It’s no coincidence that Barcelona is one of the most highly-visited cities in southern Europe. The Ciudad Condal is beautiful, cosmopolitan and full of endless possibilities to enjoy. It’s also situated along the shores of the Mediterranean, which guarantees a good time all year round. Lovers of culture, art and history will all fall in love with Barcelona, along with those looking to enjoy the beach, sunshine and different leisure options. The Sagrada Familia, Park Güell, the Cathedral, the Picasso Museum and Las Ramblas are all obligatory sights in the city, but there is so much more to Barcelona than just these touristy spots. Today in this article from ShBarcelona, we want to tell you about different points of interest in the Ciudad Condal to help you get to know the city beyond just its most popular and touristic areas.
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Barcelona’s hidden points of history
Walking through the Gothic neighborhood and immersing yourself in the city’s history is a highly recommended activity; the thin, winding streets breath with history and are full of interesting details, such as the Plaça de Sant Felip Neri. On the walls that surround the plaza you can see the scars from the city’s darker times, with holes in the walls from Franco-era bullets and shrapnel. As homage to the people who lost their lives in the plaza, these markings have been left despite the restorations made in the area. If you’ve visited the city center, you’re sure to know calle Portal de l’Àngel, one of the most important commercial streets in the city. Originally, this was one of the main entrances to the city, with the angel atop the entryway welcoming newcomers. Now this angel is on the facades of some of the first buildings on the street. The next time you stroll through, be sure to look for the statue and see if you can find it.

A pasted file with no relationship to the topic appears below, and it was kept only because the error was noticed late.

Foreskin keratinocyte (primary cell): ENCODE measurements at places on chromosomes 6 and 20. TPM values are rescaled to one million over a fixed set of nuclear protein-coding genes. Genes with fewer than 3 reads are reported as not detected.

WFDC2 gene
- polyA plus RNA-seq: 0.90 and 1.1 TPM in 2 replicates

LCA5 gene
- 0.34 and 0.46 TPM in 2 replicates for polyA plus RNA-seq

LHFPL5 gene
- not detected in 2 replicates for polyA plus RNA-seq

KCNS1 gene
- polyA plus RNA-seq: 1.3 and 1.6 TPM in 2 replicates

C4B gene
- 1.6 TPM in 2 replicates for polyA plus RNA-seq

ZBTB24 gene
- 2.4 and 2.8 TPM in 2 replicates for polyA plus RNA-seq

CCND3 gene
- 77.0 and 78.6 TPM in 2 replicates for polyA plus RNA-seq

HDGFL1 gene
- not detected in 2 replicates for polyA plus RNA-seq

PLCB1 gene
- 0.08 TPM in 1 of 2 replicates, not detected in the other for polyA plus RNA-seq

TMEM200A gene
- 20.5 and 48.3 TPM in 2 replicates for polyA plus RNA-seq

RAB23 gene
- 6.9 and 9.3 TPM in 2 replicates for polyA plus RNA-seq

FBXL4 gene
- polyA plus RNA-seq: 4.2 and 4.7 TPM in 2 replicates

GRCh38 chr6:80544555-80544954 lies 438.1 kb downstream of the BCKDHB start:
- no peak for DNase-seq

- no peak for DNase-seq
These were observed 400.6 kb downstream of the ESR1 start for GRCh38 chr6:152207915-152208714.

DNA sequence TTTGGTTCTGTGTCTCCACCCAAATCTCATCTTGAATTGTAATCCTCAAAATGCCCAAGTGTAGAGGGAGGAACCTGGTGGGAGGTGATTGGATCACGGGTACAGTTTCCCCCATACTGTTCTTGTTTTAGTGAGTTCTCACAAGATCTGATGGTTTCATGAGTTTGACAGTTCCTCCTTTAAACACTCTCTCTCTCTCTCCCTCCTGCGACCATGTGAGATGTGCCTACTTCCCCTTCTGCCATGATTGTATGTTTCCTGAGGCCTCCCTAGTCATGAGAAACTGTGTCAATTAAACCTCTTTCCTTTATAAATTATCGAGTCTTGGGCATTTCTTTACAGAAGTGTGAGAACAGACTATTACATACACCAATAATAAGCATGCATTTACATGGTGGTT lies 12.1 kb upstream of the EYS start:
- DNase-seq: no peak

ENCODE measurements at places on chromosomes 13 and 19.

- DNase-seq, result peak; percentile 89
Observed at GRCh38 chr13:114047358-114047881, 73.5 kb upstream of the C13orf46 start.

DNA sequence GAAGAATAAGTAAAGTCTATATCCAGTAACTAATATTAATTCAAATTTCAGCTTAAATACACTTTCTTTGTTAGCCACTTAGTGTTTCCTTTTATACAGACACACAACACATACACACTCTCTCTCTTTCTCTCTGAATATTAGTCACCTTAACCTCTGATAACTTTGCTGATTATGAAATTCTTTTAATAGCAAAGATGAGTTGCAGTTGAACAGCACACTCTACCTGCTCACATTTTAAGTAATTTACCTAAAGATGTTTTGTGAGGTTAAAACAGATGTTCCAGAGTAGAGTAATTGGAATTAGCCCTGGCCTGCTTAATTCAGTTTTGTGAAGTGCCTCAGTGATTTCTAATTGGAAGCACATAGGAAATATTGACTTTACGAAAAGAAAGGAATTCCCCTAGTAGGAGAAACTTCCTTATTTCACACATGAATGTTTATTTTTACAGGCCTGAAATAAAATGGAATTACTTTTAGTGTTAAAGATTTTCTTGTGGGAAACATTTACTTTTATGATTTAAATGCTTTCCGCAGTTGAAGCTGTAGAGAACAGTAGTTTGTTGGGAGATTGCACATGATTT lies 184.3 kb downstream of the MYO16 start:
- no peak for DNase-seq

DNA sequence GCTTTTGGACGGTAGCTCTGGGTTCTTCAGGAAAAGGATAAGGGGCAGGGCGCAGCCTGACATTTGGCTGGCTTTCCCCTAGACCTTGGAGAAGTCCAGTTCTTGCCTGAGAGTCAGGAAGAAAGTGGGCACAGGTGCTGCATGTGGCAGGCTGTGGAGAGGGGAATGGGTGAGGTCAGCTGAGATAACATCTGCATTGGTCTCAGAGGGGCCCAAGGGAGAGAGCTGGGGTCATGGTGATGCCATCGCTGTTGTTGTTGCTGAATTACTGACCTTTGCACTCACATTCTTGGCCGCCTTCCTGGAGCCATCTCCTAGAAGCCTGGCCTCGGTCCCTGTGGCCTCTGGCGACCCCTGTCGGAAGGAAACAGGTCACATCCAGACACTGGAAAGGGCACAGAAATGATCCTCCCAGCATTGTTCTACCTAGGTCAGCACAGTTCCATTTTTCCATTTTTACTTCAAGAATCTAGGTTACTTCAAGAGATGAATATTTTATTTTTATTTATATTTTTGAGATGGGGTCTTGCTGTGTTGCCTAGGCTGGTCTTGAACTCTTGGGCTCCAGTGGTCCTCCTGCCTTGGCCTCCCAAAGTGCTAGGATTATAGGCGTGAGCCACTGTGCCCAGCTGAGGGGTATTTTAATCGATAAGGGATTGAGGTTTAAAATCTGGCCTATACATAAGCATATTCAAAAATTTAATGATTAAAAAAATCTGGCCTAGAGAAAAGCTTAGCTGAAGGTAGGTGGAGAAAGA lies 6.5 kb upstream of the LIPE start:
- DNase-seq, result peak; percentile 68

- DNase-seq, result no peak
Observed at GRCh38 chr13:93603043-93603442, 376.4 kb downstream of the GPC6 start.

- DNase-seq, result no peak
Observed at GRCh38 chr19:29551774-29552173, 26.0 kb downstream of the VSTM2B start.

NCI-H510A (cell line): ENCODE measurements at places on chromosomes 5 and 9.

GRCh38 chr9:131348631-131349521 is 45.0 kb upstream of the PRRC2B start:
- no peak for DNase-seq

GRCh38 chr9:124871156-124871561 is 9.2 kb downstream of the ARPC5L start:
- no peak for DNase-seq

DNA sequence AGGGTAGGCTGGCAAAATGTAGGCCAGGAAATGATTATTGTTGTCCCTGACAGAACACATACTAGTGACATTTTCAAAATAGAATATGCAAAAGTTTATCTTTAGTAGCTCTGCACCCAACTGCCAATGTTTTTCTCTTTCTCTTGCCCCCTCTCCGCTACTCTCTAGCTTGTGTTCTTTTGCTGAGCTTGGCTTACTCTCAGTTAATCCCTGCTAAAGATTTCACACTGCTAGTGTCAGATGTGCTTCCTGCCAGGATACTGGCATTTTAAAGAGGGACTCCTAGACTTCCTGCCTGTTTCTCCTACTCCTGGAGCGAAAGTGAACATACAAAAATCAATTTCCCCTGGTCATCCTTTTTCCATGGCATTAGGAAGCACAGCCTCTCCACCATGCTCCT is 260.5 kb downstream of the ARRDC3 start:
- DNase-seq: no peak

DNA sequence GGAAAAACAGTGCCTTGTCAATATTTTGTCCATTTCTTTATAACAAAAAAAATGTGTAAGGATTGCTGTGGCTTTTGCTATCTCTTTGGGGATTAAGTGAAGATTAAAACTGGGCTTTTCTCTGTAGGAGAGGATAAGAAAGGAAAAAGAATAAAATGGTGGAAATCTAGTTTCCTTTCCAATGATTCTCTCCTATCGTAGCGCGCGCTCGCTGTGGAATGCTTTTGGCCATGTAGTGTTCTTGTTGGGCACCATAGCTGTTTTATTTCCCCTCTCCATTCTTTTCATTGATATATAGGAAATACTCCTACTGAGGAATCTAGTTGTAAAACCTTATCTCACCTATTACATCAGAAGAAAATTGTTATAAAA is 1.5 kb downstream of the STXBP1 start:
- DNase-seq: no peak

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We all know Las Ramblas, one of the most highly-visited areas in the city. However, did you know that at the portals of the numbers 22 and 24 on this street, there used to be holes in the ground? These holes were nothing less than the markings left in the marble by the constant foot stomping of the prostitutes from the ‘50s while waiting to go upstairs with a new client. Unfortunately, these markings are no longer there due to renovations of the area, but the good news is you can still see them at the bar Amaya, right on the side of the street. During the Spanish civil war, bomb shelter-style bunkers were built for citizens to use as a means of escape. You can still visit one of these shelters; shelter 307, located in the Poble Sec neighborhood and built with the help of neighbors in the area. This shelter has three entrances, 400 meters of tunnels and different rooms including an infirmary, bathroom and play area for children. It is one of the best examples of bomb shelters from the time period, and a must-see for history lovers.
*Main photo by Harald Felgner via VisualHunt
Do you know other curious pieces of history in Barcelona?